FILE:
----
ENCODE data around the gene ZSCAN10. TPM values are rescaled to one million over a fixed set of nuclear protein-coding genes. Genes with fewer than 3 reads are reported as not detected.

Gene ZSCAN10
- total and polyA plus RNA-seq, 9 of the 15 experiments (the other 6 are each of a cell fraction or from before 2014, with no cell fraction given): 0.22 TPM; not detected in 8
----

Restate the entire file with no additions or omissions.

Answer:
ENCODE data around the gene ZSCAN10. TPM values are rescaled to one million over a fixed set of nuclear protein-coding genes. Genes with fewer than 3 reads are reported as not detected.

Gene ZSCAN10
- total and polyA plus RNA-seq, 9 of the 15 experiments (the other 6 are each of a cell fraction or from before 2014, with no cell fraction given): 0.22 TPM; not detected in 8